Tuesday, March 9, 2010


Yes, this is a gross post. Sorry. Just remember it's here so when you get that dreaded email from the school nurse about lice in your kids' class, you can come back to this.

We learned all about lice a couple of summers ago when E came home from a day camp with some critters. To be fair to the camp, it was a very lovely dance and theater camp, but they tried on/exchanged costumes and hats all day. Recipe for licedisaster right there. I spent a lot of time researching and trying out different things, even paying $10 for some Australian lady's online handbook about "Living Lice Free." I'm grossed out just typing that.

Anyway, here's my magic list on prevention and treatment. Since that awful experience a couple of years ago, we've dodged the cootie bullet everytime it's come up at school. And lest you think it's only my kids' hippie school that has a lice issue, last year Eanes (the fancy Austin district) had a rampant lice EPIDEMIC.


There are a lot of natural prevention products out there (Fairy Tales is my favorite), but in addition to the obvious (don't share hats, jackets or combs), there are some simple and inexpensive options for prevention. I do some or all of these things when we get "The Email" as well as after a break (holidays, summer) at school when kids have been traveling, hosting relatives, etc.

* Use tea tree oil shampoo and conditioner. You can just add a few drops of tea tree essential oil to your regular shampoo/conditioner. Lice also hate lavender and coconut.

* Use a leave in conditioner or hair gel. Coating the hair makes it hard for the critters to stick to the hair shaft. You can also put some tea tree oil in this.

* Don't wash hair every day. It is easier for lice to attach to squeaky clean hair. This is counterintuitive, I know. But true fact -super clean kids get lice easier than dirtier kids.

* Put long hair in a ponytail and braid it. Finish with a good spritz of hairspray.

* My coworker swears by this one: dab a bit of tea tree oil/lavender around the base of neck. Use caution as some kids are sensitive to direct essential oil application.

* Check hair every day after kids come home from school - if you can catch them before they have a chance to lay too many eggs, eradicating them will be a lot easier.

* DON'T use Nix or other poisonous treatments "just in case!" They kill only live bugs, and there is no point in using these highly toxic treatments if there is no evidence of lice. That would be like taking a massive course of antibiotics because you heard a kid at school maybe had strep. If you are just freaking out and need to do something, anything, cover hair in coconut oil, put a plastic cap on and leave it there for 3 hours. That will smother whatever live bugs might be in there and also act as a repellent. And make hair really soft and nice smelling!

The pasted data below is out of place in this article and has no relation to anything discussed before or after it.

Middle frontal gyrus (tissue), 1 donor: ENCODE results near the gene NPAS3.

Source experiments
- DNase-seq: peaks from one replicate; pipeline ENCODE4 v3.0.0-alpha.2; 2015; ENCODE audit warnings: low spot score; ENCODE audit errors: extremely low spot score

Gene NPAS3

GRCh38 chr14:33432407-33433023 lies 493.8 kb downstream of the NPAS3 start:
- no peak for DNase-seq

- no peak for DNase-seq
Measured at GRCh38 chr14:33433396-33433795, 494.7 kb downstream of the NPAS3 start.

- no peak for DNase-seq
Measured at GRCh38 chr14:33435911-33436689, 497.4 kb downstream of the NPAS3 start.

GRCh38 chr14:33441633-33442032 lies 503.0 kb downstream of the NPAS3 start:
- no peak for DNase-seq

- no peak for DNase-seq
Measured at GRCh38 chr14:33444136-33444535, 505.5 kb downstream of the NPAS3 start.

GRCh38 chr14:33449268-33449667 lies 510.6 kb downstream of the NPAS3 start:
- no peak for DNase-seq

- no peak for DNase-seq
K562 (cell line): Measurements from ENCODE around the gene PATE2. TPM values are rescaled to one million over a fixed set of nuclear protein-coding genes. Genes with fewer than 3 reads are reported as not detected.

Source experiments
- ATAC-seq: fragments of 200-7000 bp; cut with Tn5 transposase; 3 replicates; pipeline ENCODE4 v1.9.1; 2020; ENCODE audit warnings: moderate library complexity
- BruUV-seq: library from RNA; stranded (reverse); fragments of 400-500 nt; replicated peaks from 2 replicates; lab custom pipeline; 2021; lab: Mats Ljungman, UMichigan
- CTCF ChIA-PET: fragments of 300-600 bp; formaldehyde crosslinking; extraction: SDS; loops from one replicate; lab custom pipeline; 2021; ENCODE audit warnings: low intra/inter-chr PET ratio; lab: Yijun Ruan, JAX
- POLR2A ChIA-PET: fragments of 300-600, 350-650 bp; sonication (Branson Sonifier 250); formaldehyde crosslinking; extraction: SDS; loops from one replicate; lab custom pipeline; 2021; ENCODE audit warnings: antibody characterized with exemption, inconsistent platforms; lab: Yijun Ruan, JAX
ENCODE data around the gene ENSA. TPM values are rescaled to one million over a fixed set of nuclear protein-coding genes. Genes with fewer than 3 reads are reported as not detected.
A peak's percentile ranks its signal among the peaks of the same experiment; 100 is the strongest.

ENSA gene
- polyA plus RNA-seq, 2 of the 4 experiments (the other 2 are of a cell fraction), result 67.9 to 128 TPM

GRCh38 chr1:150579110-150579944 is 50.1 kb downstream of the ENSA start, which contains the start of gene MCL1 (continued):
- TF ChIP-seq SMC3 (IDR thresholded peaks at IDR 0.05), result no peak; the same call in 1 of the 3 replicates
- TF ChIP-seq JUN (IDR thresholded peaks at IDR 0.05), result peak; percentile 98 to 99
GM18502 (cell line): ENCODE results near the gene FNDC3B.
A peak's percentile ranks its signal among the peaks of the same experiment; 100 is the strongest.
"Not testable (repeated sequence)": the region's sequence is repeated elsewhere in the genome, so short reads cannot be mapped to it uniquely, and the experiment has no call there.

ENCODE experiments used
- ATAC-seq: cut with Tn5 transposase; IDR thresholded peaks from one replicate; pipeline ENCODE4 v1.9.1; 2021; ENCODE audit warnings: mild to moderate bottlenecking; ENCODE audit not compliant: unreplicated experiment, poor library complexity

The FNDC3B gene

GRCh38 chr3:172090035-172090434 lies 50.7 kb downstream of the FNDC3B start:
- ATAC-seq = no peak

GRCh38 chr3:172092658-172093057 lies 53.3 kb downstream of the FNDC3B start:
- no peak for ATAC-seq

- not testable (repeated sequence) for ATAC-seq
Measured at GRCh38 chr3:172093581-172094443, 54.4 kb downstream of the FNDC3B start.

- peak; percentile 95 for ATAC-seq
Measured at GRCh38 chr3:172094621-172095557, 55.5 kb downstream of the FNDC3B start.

* First, stop freaking out. Your kid is not dirty, you are not a bad parent. It's not the school's fault either. Now that you've got that out of the way, let's move on.

* Like the overuse of antibiotics, the overuse of lice poison (Nix, Rid, and prescription stuff) has resulted in ever more resistant critter strains. Not only are they harsh on hair, the environment, and little neurosystems, the chemical treatments just aren't working anymore. Same thing with the home sprays. Lice aren't like fleas or ticks. They can't live more than 24 hours without a host, so you can just wash bedding, car seat covers, and clothes in hot water, soak combs/brushes in alcohol, bag up stuffed animals and pillows for a few days, and vacuum the daylights out of your house. If you can't help yourself, just use the hair poison ONCE, and then rely on daily manual nit removal, or a follow up nontoxic treatment.

* Even CVS and other mainstream drugstores nowcarry nontoxic treatments that work better than the poison. Cool Cuts for Kids (on Bee Cave) carries the "Fairy Tales" line, which has a treatment mousse that is supposed to kill live bugs but also dissolve nits, making it easier to remove them. I have not had to use this yet, but I have heard it works great. We have a box in the cabinet just in case.

* Once lice hatch, the new bugs (called a "nymph") are not able to reproduce for 7 days, which means if you (a) initially kill the live ones using whatever method you prefer (and please consider NOT using the toxins), (b) remove nits and any nymphs that might hatch out every day for a week, (c) wash clothes and bedding every day in hot water, then (d) use a follow up nontoxic "smothering" (covering the hair in coconut or olive oil for 3 hours) or other method about 5 days after your first treatment, then you're probably good.

* What is a nit? It's a very tiny little egg that is stuck to the hair shaft with a powerful "glue." If it brushes out easily, it's just dirt or dandruff. If you have to use your fingernails, it's a nit. Google images to help you see what they look like before you get started.

* Have two different people help with nit removal and to do the hair in sections. It's really hard to see those tiny little things.

Good luck.

1 comment:

Maria Bergh said...

So far it's worked for us and evidently there's a PROBLEM at Brodie's school because we've no less than 3 notes sent home.